Applying for a job is like launching a new campaign in that you first need a plan

Your Secret Marketer is moving onwards and either upwards or, if I play my cards badly, outwards. One thing that most client marketers will relate to is that as soon as someone has understood how to do their job, the rug is pulled from under them and a major restructure ensues. And that has happened at ‘Brand Secret’ this week.

The good news is that I don’t seem to have to hang up my sharp pencil just yet but my current role has disappeared, and I have been asked to apply for a new – on the face of it – more senior job.

I have spent the past few days assessing the new opportunity and agreeing my strategy, and that is when it dawned on me that applying for a new job is very much like launching a new marketing campaign in that it starts with a plan.

What do I know about the ‘customer’ (interviewer)? What are his needs (what does he need to achieve)? Who are my competitors (who else is going for the role)? What are my unique selling propositions and weaknesses versus the alternative?

So with my market appraisal done, it is a case of looking at my own value proposition – what do I bring to the role? I have rather cleverly (in my opinion) pulled a pitch document together and linked the three ‘watchwords’ that make up our 2015 business plan, to my proposal. I have listed how my past experience and current expertise will ensure I ‘connect’ the dots of the new organisation, ‘challenge’ the status quo to deliver more, and how I will ‘inspire’ the new, enlarged team to greatness.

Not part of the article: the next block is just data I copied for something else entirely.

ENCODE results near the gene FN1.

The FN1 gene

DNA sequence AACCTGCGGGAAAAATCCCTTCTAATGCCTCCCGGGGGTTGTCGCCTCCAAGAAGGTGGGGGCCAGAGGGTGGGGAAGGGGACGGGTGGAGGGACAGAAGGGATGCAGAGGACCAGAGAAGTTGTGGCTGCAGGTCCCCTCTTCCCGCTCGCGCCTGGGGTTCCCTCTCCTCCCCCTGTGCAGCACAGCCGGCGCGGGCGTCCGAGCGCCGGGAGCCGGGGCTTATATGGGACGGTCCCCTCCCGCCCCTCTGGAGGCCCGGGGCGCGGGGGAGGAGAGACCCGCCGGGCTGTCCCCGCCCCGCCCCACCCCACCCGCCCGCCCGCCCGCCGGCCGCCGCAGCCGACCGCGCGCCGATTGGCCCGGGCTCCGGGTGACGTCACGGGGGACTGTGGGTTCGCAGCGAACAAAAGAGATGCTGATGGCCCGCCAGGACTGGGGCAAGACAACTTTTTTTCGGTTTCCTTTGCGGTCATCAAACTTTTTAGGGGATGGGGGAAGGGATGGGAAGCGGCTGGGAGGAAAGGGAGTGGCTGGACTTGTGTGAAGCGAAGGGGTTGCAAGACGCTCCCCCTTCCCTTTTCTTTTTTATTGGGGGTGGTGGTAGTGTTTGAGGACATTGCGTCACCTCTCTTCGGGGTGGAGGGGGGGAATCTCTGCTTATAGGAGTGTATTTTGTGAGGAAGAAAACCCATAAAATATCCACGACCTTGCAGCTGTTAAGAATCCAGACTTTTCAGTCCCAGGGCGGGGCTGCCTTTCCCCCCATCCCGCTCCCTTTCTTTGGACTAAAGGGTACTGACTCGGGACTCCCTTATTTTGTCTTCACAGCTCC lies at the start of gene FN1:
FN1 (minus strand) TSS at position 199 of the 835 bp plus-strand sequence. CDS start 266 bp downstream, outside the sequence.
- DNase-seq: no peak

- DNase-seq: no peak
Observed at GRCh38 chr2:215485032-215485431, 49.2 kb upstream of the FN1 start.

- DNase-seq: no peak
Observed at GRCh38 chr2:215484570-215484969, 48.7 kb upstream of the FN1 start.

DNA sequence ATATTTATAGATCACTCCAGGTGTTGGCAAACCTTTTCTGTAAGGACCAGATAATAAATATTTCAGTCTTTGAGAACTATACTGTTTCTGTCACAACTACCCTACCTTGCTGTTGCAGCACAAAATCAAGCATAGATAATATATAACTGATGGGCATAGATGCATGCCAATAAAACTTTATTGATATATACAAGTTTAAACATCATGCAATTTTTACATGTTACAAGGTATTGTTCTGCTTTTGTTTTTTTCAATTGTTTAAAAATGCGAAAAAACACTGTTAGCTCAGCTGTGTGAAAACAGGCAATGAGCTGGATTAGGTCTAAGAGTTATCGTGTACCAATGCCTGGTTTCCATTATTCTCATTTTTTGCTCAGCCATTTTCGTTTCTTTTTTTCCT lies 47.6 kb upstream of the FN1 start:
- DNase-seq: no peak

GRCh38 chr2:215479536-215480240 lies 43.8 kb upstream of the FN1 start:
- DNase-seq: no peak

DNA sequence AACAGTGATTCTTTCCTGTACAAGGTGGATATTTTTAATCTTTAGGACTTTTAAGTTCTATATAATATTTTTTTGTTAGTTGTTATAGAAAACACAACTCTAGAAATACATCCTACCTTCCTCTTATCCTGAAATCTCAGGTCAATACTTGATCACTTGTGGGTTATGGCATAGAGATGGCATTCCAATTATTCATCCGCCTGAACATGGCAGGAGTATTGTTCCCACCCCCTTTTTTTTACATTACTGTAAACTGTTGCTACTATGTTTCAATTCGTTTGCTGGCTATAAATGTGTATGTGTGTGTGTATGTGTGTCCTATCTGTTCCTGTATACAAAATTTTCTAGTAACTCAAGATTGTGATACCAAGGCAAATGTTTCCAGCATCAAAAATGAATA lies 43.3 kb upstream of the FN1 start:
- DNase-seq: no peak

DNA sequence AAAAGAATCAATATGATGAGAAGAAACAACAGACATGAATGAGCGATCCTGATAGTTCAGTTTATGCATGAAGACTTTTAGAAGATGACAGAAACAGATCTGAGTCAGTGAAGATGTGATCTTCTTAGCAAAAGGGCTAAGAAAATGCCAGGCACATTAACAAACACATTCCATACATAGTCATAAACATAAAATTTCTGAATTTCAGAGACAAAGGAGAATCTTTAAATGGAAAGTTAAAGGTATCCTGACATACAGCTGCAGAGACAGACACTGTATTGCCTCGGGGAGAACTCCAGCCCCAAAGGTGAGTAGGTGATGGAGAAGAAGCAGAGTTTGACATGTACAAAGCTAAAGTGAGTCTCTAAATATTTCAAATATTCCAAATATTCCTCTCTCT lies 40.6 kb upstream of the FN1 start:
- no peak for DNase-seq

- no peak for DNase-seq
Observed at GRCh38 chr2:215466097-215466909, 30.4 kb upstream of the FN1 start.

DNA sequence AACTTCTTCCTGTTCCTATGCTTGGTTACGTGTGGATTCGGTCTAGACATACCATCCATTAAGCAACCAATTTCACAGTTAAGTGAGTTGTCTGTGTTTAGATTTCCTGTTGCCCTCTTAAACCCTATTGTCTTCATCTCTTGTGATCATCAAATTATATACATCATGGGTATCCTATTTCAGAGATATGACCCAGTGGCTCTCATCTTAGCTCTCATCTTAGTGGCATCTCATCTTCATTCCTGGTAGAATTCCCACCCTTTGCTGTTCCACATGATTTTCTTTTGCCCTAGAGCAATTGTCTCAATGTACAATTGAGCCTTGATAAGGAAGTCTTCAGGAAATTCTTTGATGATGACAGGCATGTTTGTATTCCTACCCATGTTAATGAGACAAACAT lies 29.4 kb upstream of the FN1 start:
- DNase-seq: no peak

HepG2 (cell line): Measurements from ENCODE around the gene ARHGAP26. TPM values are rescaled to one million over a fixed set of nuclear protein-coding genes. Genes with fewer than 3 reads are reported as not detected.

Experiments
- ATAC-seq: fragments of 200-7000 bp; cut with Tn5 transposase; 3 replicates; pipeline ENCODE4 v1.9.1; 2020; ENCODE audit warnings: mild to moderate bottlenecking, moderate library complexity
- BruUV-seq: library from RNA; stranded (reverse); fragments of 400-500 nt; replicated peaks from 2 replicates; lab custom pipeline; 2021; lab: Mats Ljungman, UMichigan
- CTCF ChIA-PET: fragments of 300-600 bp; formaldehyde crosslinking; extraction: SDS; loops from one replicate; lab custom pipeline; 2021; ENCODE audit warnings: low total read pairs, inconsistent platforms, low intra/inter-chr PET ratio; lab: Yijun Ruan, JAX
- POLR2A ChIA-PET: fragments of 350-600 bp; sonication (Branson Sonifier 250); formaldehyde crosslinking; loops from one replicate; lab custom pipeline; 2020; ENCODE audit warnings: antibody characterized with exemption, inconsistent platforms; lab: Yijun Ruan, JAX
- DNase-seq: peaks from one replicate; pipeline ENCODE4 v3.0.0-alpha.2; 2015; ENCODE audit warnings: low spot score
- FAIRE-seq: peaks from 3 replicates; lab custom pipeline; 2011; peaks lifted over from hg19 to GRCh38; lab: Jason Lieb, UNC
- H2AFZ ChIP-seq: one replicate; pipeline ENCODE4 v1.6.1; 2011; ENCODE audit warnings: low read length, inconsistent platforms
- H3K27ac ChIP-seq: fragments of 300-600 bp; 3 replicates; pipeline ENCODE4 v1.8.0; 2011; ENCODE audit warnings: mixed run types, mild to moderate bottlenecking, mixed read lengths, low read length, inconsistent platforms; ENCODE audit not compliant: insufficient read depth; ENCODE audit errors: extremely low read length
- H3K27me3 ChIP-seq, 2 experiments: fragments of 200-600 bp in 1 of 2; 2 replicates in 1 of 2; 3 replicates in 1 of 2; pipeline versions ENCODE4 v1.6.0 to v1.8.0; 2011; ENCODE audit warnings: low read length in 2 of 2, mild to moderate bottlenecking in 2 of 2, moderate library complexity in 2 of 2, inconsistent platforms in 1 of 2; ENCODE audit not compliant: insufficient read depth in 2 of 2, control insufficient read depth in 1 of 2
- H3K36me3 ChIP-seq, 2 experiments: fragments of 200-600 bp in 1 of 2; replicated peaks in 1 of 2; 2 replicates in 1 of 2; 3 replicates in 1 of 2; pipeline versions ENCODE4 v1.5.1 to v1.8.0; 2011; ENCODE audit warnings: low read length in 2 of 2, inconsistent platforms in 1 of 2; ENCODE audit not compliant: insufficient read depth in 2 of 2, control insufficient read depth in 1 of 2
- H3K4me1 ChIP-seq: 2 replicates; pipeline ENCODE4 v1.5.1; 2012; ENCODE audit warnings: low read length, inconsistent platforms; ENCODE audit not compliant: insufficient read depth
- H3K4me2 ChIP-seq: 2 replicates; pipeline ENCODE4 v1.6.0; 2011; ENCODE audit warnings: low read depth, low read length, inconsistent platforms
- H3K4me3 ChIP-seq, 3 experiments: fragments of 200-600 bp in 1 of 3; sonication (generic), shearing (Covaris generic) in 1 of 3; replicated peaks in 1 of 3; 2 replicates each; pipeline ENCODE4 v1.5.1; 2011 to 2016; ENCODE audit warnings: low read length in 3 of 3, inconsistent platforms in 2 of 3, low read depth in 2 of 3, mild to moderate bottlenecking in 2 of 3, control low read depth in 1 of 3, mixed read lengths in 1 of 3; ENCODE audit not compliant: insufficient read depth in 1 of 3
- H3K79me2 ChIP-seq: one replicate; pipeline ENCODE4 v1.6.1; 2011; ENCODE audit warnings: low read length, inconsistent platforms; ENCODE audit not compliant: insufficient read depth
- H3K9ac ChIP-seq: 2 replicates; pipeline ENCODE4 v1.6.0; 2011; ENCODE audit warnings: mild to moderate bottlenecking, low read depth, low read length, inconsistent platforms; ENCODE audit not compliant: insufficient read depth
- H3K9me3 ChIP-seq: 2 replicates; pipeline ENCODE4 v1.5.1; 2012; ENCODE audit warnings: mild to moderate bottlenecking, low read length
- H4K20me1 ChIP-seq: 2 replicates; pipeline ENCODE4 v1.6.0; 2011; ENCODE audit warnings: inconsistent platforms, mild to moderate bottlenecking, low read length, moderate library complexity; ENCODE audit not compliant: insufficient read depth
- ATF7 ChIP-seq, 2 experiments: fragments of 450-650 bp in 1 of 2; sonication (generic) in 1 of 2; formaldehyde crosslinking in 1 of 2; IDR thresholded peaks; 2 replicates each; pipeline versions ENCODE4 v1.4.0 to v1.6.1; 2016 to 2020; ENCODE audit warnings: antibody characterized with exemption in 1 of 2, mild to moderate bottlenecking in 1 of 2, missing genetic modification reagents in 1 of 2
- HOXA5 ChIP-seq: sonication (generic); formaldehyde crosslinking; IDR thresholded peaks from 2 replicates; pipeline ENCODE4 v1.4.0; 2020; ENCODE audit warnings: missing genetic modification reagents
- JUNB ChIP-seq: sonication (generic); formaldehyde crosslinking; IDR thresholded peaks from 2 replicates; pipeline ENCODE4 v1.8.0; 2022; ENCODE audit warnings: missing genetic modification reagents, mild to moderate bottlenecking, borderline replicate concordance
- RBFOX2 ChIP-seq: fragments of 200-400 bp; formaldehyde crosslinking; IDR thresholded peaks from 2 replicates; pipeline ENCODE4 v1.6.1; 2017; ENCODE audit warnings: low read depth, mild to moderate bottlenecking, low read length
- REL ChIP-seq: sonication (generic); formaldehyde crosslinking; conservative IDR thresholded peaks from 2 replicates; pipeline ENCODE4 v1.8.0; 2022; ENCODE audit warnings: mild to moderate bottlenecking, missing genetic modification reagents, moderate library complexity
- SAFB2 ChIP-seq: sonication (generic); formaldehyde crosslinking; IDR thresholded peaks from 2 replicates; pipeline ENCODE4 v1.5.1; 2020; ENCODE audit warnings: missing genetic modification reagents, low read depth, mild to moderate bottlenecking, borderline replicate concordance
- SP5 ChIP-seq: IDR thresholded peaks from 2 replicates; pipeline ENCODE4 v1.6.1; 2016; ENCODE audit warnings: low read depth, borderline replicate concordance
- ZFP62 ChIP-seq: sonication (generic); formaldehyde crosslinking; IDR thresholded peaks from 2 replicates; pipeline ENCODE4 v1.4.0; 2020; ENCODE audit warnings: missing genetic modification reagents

Then it’s a case of putting meat on the bone – what are my proof points and references? How does my message hang together and meet what I now understand to be the new person’s pain points? Next is the creative – how do I pull this together into a compelling slide deck that supports what I will be saying through my pearly white smile, sharpest suit, and eye-catching tie?

I have even built in a slide of objections – namely, why not to hire me (alas this was a little too easy to write), with suitable mitigations for my lack of relative experience, higher salary, and absence of specific product knowledge (‘leaders lead and don’t need to know the detail’, eh?).

I am prepared. I have also lined up all the stakeholders who may influence the decision to put in a good word for ‘Team Secret’. It may be some weeks till I know, but here goes.